By Kelly A. Reynolds, MSPH, Ph.D.
In 1998, there were 168,690 public water systems supplying water to 275 million consumers in the United States. In general, the public water supply is considered safe, with 80 percent of public systems reporting no violation of U.S. Environmental Protection Agency (USEPA) water quality standards. Twenty percent, however, reported a violation of some kind. The majority are by and large small systems serving less than 10,000 people. The most common violation was the failure to monitor for a specific contaminant. Although not solely a health-based violation, the lack of monitoring means it’s unknown if a health-based violation occurred. Six percent of all utilities reported a health-based violation.
The impact of such violations is difficult to assess since factor risks are highly variable from one community to another, depending largely on the type of violation (tardy testing or reporting vs. a discrepancy in following water treatment protocols) as well as the number and susceptibility of persons exposed. What is known is that the greatest number of health-based violations occur due to chronic coliform bacteria. Coliform bacteria are commonly present in the environment, but their presence in drinking water suggests that inadequate treatment has taken place. The most recent information estimates that greater than 7 million people become ill and more than 1,000 die each year from disease-causing microbes in drinking water.1
The following is a review of past violations of public water systems throughout the United States. In addition, information is given to stay informed regarding the quality of water supplied by public systems in a specific area.
State and national regs
Under the Safe Drinking Water Act (SDWA), the USEPA is responsible for regulating public water systems serving at least 25 people. Each state is responsible for the supervision of water systems within its borders based on USEPA-set national limits for a variety of contaminants and treatment requirements. Each state is required to send quarterly reports to the USEPA for review and analysis. The quarterly informational reports, comprised of more than 16 million computer records, are then compiled into the Safe Drinking Water Information System (SDWIS), which is then available to the public (see www.epa.gov/OGWDW/sdwisfed/sdwis.htm). This information is fed into the National Contaminant Occurrence Database (NCOD), developed to satisfy statutory requirements set by Congress in the 1996 SDWA amendments. Fifty-six states, commonwealths and territories are required to prepare compliance reports, including American Samoa, Guam and the Northern Mariana Islands. The USEPA also prepares reports for states and Native American tribes that don’t have primary enforcement responsibility for drinking water programs, including Washington, D.C., and water systems located on Native American reservations.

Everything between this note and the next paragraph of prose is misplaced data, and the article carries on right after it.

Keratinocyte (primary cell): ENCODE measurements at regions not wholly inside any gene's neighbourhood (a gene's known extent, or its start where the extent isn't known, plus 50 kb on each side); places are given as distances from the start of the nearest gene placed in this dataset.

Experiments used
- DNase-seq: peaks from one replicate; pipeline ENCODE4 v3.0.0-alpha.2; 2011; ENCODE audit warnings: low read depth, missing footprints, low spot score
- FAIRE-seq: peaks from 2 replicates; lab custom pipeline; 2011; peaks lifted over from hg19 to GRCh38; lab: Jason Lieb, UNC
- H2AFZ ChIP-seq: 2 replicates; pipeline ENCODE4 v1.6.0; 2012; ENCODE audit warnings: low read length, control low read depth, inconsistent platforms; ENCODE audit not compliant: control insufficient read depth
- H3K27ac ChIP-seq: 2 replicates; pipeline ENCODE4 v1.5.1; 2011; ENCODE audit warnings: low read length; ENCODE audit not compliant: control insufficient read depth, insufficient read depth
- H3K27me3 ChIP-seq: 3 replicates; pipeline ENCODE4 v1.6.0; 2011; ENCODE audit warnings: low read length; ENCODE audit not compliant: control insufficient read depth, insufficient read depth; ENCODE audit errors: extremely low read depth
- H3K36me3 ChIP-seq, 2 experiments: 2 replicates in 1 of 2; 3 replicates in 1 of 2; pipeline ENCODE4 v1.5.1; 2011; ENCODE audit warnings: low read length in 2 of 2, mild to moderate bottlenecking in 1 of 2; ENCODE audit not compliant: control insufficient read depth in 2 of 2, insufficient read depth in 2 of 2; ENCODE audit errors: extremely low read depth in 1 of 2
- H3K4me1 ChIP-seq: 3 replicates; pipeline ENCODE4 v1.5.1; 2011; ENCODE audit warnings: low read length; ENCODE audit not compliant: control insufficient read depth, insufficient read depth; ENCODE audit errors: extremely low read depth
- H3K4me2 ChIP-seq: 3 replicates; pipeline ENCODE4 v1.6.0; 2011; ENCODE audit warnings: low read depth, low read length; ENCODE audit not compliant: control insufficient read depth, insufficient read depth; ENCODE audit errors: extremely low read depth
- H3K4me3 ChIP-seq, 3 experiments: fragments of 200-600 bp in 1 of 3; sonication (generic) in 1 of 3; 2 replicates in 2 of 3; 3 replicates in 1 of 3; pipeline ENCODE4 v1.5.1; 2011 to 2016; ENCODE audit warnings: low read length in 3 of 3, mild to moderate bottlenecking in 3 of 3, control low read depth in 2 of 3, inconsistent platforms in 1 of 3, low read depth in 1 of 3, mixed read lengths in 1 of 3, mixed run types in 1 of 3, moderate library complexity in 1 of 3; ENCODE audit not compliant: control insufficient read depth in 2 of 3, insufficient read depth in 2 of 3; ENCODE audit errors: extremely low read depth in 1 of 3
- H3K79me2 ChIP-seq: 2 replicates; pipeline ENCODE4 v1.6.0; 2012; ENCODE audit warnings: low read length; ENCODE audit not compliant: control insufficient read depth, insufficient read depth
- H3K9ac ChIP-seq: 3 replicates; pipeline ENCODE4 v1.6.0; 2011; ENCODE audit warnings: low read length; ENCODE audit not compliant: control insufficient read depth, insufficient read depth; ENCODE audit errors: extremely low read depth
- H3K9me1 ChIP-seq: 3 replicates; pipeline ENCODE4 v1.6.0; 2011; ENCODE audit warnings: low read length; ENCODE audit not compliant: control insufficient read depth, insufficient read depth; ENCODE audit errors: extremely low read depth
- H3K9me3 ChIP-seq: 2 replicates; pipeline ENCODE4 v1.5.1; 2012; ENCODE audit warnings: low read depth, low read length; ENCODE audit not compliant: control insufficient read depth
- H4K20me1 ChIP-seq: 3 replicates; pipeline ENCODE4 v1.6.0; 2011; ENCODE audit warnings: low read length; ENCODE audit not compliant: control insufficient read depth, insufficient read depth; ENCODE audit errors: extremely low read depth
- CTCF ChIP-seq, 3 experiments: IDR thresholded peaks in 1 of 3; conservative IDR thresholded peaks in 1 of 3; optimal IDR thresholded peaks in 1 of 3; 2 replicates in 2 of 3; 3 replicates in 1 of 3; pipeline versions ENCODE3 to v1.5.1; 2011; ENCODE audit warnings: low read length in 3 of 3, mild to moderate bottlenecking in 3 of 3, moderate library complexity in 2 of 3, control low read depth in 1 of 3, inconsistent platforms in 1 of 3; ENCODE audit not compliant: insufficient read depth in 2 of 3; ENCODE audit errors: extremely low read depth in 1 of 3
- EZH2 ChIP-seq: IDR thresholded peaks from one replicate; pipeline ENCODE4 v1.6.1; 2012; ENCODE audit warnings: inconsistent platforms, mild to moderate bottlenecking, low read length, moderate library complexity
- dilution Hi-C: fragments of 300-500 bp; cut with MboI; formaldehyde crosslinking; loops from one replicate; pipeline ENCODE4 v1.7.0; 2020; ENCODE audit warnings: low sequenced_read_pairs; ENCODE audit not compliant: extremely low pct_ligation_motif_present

The current primary drinking water standards, known as the National Primary Drinking Water Regulations (NPDWRs), are legally enforceable standards that apply to public water systems subject to inorganic, organic, radionuclide, microbial or other health-affecting contaminants (see “Water Treatment Standards and Methods—Quick Reference Charts for the Dealer,” WC&P, July 2000). These primary standards set maximum contaminant levels (MCLs), which is the maximum permissible level of a contaminant in water delivered to any user of a public water system. The MCL is set as close as is feasible to the level where there are no known or anticipated health effects with help of the best available technology or treatment techniques. Where it’s unfeasible to monitor and ascertain the level of a particular contaminant, the USEPA sets treatment techniques instead of MCLs. The required treatment techniques are designed to prevent known or anticipated health effects. In addition, the USEPA sets maximum contaminant level goals (MCLGs) indicating the level of a contaminant where no known or anticipated adverse effect on human health is noted. MCLGs are non-enforceable public health goals.
The Environmental Working Group (EWG), an activist environmental/political watchdog organization in Washington, D.C., has collected state reports and provided a national average for data submitted during 1994-1995. Its statistics, while they may differ slightly from those presented by the USEPA, are similar enough to merit inclusion here. During 1994-1995, the EWG reported, more than 10 percent of the nation’s 173,000 public drinking water systems violated health standards for chemical, radiological or microbial contaminants, or filtration and disinfection and water treatment regulations. The 18,542 utilities in noncompliance served compromised drinking water to over 45 million people (see Table 1).